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Dhaka Tribune

Climate change after Paris

Update : 20 Jan 2016, 05:42 AM

The South Asian country of Bangladesh sits on a low-lying delta plain, where most elevations are less than 30 feet. The alluvial soil is rich but vulnerable to flooding and drought brought on by extreme weather. In 2009 alone, more than 15,000 people were permanently displaced after Cyclone Aila.

The Global Climate Risk Index ranks Bangladesh as one of the 10 nations most vulnerable to climate change. Each year, the impact of the global shift wipes out 2 to 3 percent of the country's Gross Domestic Product and some 900,000 Bangladeshis have died over the past 35 years because of severe storms and natural disasters attributable to global warming.

By 2050, a predicted one-to-three-foot rise in sea levels caused by global warming will submerge 17 percent of the entire country's land mass and affect 35 million people. This is a huge threat and as a result, Bangladesh has made the fight against climate change and the protection of its citizens a national priority on the same level as defence, security and economic growth.

At the heart of the climate change battle is the fight to ensure human rights, justice and fundamental freedoms, particularly for people at the bottom

That’s why Bangladesh is encouraged by – though not entirely satisfied with – the progress made at the United Nations climate summit in Paris last month. It is vital that nations agreed to work together to rein in man-made emissions that contribute to global warming.

In particular, the world’s richest nations must help the poorest ones pay for new technology that will enable them to generate more energy from renewable sources and also save energy by using energy-efficient appliances. Another area of support from wealthier nations should come from the field of scientific research aimed at smarter and cheaper means of mitigation and adaptation. All nations, big or small, need to put their heads together to combat this global threat.

Paris created positive momentum – the newly concluded agreement features commitments to balanced financing, with rich countries contributing to the cost of battling climate change that affects developing countries. In addition, the world’s leaders agreed to share and develop technology that will allow developing nations to move more quickly to sustainable energy sources such as solar and wind.

Many developing nations, including Bangladesh, have actually been leading the battle against climate change in recent years. We are showing what can be done by embracing scientific facts, crafting smart policies and demonstrating political will.

In 2012, Bangladesh pledged to keep its per capita emissions below the average of the developing world. We have installed more than four million solar home systems, generating 150 megawatts of electricity. About 15 million people in Bangladesh now get their electricity entirely from renewable sources. Bangladeshi scientists have also developed flood, drought and saline-resistant varieties of rice to withstand radical climate change and increased freshwater salinity, an inevitable consequence of the ocean encroaching on land. Each year, Bangladesh spends $1bn – or more than 1 percent of its GDP – fighting climate change. In 2009, we used our own money to create a $400m Climate Change Trust Fund.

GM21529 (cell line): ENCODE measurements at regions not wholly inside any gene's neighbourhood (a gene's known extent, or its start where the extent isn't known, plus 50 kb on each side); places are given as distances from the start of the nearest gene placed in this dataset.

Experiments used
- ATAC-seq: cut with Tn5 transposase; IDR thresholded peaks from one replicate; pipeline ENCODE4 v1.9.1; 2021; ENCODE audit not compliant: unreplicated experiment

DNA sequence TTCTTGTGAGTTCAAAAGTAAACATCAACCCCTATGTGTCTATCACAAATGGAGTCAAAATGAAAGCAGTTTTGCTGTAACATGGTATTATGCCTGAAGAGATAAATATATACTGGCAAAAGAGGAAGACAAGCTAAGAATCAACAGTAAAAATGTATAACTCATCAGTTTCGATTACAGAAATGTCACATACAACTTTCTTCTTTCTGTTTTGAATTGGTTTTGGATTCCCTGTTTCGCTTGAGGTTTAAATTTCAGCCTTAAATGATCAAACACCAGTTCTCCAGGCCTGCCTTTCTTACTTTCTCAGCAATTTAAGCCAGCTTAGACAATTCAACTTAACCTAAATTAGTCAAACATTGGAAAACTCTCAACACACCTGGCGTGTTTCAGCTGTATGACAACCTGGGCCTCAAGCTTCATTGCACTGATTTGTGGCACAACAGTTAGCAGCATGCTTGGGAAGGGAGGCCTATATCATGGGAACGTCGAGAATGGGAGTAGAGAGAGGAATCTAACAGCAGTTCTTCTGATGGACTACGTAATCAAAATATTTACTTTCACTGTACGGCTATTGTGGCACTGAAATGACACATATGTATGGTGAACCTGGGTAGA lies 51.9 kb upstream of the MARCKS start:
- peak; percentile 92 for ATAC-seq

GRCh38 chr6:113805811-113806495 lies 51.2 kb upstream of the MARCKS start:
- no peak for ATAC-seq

At the same time, in all fairness, low-income, developing nations such as ours must depend on fossil fuel to increase our standard of living and sustain our peoples’ livelihood.

Wealthier countries should assume a greater responsibility to reduce carbon output and help developing nations do the same by helping them build technological capacity to expand clean energy. Draconian carbon-reduction goals imposed on poorer countries by richer ones without adequate economic and technological support will hurt the poorer nations, putting excessive strain on the world’s overall efforts to fight global warming.

At the heart of the climate change battle is the fight to ensure human rights, justice and fundamental freedoms, particularly for people at the bottom. Climate change must be seen in the wider narrative as a global threat to peace, stability and prosperity.

The world admires Bangladesh for its remarkable social and economic transformation and resilience since its independence in 1971. All these accomplishments will be at risk unless the world seriously tackles climate change. Bangladeshis have fought for freedom, for democracy, for women’s rights and against terror and extremism on our own. But climate change is not a fight we can win alone.

The Paris climate change summit is now behind us. We have some – but not all – of the tools needed to escalate the battle against global warming. Bangladesh will do its part. We hope the world’s richest countries will do their part too.

This opinion piece was first published in

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